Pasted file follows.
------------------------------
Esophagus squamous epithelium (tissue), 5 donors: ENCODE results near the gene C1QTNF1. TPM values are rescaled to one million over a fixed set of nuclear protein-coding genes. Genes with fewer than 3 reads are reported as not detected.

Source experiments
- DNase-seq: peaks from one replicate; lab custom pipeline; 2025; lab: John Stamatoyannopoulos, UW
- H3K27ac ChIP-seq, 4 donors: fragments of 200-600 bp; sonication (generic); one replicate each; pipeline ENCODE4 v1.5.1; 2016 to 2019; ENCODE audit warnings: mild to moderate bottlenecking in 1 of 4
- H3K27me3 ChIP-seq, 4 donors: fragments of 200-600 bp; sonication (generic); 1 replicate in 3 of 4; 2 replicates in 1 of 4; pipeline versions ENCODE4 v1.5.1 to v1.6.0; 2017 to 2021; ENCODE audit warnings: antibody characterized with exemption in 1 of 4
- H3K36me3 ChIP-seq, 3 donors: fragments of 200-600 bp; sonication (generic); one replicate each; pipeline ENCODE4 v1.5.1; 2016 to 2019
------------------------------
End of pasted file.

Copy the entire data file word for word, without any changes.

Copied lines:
Esophagus squamous epithelium (tissue), 5 donors: ENCODE results near the gene C1QTNF1. TPM values are rescaled to one million over a fixed set of nuclear protein-coding genes. Genes with fewer than 3 reads are reported as not detected.

Source experiments
- DNase-seq: peaks from one replicate; lab custom pipeline; 2025; lab: John Stamatoyannopoulos, UW
- H3K27ac ChIP-seq, 4 donors: fragments of 200-600 bp; sonication (generic); one replicate each; pipeline ENCODE4 v1.5.1; 2016 to 2019; ENCODE audit warnings: mild to moderate bottlenecking in 1 of 4
- H3K27me3 ChIP-seq, 4 donors: fragments of 200-600 bp; sonication (generic); 1 replicate in 3 of 4; 2 replicates in 1 of 4; pipeline versions ENCODE4 v1.5.1 to v1.6.0; 2017 to 2021; ENCODE audit warnings: antibody characterized with exemption in 1 of 4
- H3K36me3 ChIP-seq, 3 donors: fragments of 200-600 bp; sonication (generic); one replicate each; pipeline ENCODE4 v1.5.1; 2016 to 2019